Investigating tax compliance risks of large businesses in Indonesia

Pratomo, M 2018, Investigating tax compliance risks of large businesses in Indonesia, Doctor of Philosophy (PhD), Graduate School of Business and Law, RMIT University.

Document type: Thesis
Collection: Theses

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Title Investigating tax compliance risks of large businesses in Indonesia
Author(s) Pratomo, M
Year 2018
Abstract The tax compliance behaviour of large businesses is one of the crucial challenges to nation-building in a developing country. However, studies in this area and knowledge of how the respective tax authorities manage the issue are somewhat limited. Hence, this study addresses a gap identified in the body of knowledge and answers research questions pertaining to the factors that influence large business compliance, how they affect it, and how the relevant authority manages compliance risks.

Employing four fundamental research concepts to determine research design, this qualitative study used semi-structured, in-depth interviews to collect data. A total of 48 key informants participated in this study. They were grouped according to their specific tax functions: tax officials, tax managers and tax advisors. The collected interview data was encoded and analysed using thematic analysis. Subsequently, data triangulation, member checking, and disconfirming evidence techniques were used to check the validity and reliability.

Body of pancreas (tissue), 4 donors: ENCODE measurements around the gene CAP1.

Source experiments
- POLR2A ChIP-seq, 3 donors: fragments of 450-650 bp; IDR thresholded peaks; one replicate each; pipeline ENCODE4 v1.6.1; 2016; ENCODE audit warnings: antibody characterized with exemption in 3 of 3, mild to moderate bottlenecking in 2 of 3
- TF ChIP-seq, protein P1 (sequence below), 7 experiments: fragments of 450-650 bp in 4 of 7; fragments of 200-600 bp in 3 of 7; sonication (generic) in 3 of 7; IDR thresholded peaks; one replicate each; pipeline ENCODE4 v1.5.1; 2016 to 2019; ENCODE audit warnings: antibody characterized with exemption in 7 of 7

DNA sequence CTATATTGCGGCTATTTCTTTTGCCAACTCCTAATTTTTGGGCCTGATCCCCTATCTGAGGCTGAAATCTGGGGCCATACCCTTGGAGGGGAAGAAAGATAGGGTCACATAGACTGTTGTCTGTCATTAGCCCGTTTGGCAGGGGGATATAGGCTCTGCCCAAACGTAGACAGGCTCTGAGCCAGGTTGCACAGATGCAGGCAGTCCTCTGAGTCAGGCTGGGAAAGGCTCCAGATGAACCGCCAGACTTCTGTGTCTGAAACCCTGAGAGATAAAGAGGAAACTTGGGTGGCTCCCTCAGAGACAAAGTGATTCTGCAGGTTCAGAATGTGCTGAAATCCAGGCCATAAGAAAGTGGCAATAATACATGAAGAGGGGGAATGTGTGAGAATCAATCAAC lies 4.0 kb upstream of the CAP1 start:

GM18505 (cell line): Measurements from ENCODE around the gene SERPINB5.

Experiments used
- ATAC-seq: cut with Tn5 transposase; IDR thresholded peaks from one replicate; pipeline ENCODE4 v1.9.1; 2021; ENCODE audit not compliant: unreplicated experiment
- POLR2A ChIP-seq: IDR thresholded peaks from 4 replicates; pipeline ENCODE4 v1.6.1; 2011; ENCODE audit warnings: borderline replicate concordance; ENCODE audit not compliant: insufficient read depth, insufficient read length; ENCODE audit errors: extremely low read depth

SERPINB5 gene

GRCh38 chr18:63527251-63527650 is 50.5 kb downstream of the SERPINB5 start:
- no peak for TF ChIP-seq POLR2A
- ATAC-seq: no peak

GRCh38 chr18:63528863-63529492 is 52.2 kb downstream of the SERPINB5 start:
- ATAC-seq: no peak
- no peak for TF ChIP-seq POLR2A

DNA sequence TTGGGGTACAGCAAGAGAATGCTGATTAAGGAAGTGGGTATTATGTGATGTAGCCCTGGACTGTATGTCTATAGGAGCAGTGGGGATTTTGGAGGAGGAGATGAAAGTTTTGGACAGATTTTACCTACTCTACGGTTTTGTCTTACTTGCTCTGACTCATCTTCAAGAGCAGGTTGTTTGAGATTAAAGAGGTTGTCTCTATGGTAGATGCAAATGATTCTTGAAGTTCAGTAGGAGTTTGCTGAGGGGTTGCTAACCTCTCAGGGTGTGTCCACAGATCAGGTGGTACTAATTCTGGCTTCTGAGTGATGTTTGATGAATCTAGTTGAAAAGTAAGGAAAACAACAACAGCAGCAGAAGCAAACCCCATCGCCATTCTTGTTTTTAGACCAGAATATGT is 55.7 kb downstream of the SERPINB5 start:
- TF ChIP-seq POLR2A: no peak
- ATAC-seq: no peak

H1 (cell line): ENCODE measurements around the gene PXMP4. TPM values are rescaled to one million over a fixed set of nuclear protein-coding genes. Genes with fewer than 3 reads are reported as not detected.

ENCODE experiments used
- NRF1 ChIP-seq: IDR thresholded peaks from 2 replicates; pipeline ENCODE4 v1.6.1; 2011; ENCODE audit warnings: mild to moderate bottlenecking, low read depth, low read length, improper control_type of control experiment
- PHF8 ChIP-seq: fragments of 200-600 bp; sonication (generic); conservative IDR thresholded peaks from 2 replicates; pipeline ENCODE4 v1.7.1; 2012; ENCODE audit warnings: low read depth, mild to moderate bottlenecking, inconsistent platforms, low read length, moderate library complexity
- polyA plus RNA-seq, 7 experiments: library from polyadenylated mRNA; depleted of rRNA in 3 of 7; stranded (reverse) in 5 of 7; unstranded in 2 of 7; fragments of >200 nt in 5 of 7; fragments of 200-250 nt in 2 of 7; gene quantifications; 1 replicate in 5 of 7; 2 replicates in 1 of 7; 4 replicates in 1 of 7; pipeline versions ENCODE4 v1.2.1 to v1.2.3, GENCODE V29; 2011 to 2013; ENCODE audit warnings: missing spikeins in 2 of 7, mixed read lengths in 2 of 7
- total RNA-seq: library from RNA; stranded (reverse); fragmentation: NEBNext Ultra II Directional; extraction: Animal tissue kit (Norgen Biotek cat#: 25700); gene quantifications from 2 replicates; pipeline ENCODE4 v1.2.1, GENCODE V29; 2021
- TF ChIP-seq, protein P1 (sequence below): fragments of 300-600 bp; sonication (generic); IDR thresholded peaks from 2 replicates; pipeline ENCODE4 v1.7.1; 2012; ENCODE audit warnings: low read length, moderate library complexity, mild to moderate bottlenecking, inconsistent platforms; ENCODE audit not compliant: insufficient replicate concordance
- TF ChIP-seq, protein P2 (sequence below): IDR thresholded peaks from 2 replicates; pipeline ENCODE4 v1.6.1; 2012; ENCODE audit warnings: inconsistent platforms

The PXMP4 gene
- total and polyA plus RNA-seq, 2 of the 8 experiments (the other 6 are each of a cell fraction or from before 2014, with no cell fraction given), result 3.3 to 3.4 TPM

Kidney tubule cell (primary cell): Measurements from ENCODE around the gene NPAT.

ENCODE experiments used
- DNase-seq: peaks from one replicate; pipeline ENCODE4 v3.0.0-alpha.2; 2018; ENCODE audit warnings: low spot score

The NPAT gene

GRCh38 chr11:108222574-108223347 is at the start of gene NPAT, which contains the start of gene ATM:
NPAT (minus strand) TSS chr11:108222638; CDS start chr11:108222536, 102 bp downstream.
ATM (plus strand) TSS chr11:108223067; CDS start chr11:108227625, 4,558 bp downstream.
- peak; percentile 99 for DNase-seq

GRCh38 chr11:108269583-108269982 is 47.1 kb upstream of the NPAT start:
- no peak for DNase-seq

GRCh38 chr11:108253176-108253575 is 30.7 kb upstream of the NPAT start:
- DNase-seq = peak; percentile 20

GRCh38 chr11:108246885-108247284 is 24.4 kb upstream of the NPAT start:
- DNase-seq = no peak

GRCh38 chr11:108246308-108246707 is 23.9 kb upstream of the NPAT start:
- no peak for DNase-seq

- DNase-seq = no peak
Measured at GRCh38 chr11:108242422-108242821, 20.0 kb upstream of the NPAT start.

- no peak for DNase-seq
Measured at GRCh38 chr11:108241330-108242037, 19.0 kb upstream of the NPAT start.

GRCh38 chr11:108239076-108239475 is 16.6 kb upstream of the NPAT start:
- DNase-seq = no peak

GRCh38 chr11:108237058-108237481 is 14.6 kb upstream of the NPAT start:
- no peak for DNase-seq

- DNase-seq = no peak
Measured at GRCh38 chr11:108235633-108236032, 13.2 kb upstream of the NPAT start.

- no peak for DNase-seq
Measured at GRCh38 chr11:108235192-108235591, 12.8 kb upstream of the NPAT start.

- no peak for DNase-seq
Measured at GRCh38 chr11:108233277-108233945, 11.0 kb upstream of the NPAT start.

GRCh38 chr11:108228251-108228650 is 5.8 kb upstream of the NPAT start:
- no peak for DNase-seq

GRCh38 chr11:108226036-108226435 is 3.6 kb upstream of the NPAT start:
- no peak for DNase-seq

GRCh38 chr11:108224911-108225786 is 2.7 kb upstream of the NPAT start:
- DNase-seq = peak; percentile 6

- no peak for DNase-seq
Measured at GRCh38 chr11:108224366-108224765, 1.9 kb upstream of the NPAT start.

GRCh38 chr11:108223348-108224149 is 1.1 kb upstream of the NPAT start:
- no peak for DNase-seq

Four main findings were derived from the study. First, it was found that four major factors simultaneously affect large business tax compliance in Indonesia. These are: (i) economic (cost-benefit driven decisions, compensation of manager, probability of detection and penalty, risk appetite and uncertainty), (ii) socio-psychological (personal and social norms, fairness and trust), (iii) corporate characteristics (tax risk management, ownership structure and business size, business profitability and the use of tax advisors) and (iv) regulation (complexity, ambiguity, unfairness and regulatory overlap). Secondly, in principle, the Indonesian tax authority (DGT) manages non-compliance by means of two sequential steps: persuasion and enforcement. Thirdly, it was found that the issues of inadequate human resources, poor data management and lack of coordination have impeded the DGT’s capacity to respond effectively to compliance risks. Finally, the introduction of the responsive regulatory approach might have benefits for both the tax authority and taxpayers.
Degree Doctor of Philosophy (PhD)
Institution RMIT University
School, Department or Centre Graduate School of Business and Law
Subjects Taxation Law
Taxation Accounting
Public Economics- Taxation and Revenue
Keyword(s) tax compliance behaviour
large businesses
influencing factors
managing tax risks
developing country
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Created: Fri, 22 Jun 2018, 14:48:47 EST by Denise Paciocco
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